Freelancers make up a growing sector of the Pacific Media Workers Guild and The NewsGuild-CWA. Guild Freelancers represents independent journalists and media professionals, and advocates vigorously on their behalf in the marketplace, the Legislature, and the public mind. We work to provide benefits, services, and educational programs for our members as the publishing, communications and social media industries evolve. As a member of the Guild’s Freelance Unit, you are connected to a network to help you secure your next client.
As a freelance member of our Guild, you’re eligible to take advantage of:
- Dental, vision coverage
- Press passes
- Consumer savings
- Education resources of the Union Plus program including two weeks of FREE training on Lynda.com
Our founding members are working to create a broad array of services and referrals to help members deal with the many hurdles that accompany self-employment.
Enrollment for the Guild’s vision and dental plan is open through June 15, 2020. To participate, you must be a member of the Pacific Media Workers Guild who is in good standing. If you have joined within the last 90 days, you are eligible to sign up for benefits, but your coverage won’t start until you’ve been a member for 90 days. Coverage for current members who opt for coverage during the open enrollment period will begin on July 1.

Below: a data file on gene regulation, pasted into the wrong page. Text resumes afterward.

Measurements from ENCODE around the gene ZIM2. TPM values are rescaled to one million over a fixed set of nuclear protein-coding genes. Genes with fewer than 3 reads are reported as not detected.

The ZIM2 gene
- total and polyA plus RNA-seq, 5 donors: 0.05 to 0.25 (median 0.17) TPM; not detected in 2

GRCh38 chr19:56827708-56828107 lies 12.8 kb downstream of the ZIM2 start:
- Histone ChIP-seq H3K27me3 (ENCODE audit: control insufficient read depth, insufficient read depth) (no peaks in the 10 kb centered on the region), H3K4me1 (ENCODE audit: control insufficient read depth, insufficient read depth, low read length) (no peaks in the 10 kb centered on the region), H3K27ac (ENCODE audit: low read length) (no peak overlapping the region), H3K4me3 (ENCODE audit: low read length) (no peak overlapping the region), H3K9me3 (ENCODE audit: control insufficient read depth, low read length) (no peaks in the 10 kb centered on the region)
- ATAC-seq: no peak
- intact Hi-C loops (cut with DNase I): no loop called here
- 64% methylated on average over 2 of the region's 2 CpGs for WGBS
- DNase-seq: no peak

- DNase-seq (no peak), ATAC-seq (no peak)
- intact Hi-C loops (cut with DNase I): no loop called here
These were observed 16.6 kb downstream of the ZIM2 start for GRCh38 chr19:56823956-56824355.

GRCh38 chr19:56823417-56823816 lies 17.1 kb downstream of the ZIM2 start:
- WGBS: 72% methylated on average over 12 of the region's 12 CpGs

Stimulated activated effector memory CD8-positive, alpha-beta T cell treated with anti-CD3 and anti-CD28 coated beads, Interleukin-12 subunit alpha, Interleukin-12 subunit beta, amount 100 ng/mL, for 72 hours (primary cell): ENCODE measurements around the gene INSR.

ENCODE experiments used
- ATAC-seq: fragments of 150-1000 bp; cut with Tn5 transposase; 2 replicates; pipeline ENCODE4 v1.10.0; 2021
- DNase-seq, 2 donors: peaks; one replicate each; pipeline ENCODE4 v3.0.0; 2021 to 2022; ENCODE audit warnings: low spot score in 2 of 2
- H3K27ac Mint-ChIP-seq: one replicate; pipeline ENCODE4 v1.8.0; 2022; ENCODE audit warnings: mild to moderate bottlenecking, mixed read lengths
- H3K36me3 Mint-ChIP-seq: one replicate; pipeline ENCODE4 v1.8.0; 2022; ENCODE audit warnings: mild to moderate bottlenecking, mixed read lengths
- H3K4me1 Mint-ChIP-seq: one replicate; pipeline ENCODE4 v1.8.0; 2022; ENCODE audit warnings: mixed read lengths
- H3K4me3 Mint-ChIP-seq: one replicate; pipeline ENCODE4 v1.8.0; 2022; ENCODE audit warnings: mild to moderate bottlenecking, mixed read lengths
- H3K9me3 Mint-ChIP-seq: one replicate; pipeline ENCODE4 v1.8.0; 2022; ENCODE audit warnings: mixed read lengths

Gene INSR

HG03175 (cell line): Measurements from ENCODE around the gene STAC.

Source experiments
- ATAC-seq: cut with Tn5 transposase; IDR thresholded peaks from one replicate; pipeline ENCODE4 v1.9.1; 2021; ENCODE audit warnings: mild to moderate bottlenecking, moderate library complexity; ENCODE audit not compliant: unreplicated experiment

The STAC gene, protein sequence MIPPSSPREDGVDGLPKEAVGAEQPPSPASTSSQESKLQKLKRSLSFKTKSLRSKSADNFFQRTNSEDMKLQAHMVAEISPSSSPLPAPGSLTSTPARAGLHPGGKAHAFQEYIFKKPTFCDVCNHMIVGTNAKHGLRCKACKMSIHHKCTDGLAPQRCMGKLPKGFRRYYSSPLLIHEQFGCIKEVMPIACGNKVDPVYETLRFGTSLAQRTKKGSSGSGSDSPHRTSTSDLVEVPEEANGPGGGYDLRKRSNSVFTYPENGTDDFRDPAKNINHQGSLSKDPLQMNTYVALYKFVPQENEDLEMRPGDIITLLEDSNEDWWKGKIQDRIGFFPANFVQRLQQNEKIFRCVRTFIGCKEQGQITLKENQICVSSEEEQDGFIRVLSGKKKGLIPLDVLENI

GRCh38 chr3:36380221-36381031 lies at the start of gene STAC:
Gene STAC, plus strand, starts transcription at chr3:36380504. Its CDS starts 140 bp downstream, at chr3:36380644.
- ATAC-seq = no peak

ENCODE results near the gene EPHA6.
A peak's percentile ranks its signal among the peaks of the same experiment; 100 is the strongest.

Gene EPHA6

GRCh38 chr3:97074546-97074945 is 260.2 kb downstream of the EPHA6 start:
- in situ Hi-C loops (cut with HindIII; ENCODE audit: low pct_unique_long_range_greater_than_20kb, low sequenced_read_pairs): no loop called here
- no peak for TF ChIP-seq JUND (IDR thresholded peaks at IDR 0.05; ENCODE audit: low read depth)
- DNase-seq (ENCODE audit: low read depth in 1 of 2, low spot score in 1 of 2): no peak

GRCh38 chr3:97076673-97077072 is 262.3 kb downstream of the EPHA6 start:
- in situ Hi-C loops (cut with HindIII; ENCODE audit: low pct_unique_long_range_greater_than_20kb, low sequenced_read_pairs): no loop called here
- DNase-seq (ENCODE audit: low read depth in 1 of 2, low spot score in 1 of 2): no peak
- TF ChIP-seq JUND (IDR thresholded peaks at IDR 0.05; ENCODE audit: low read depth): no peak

If you do not apply by June 15, you’ll have to wait for next year’s open enrollment period. If you are currently enrolled in the vision and/or dental plan and do not wish to make any changes, you do not need to do anything.
Note: There’s been a small change in the cost of the vision plan. Here are the new rates:
Member Only: $10.28
Member +1: $16.57
Member + Family: $29.34
Rate for the dental plan is unchanged.
Feature: Libel insurance: the freelancer’s dilemma
While investigative reporters are frequently hit with court challenges, other specialties are vulnerable as well, says attorney Michelle Worrell Tilton of the Kansas City-based Media Risk Consultants. Entertainment writers are sometimes accused of copyright infringement. Food writers are frequently hit with suits, as are advice columnists –including automotive, real estate, and financial advice columnists.
That can be a chilling reality for freelancers who may not have the support of a news organization. Is a carefully worded contract protection enough? Or are they wise to obtain professional indemnity (or “media perils”) coverage?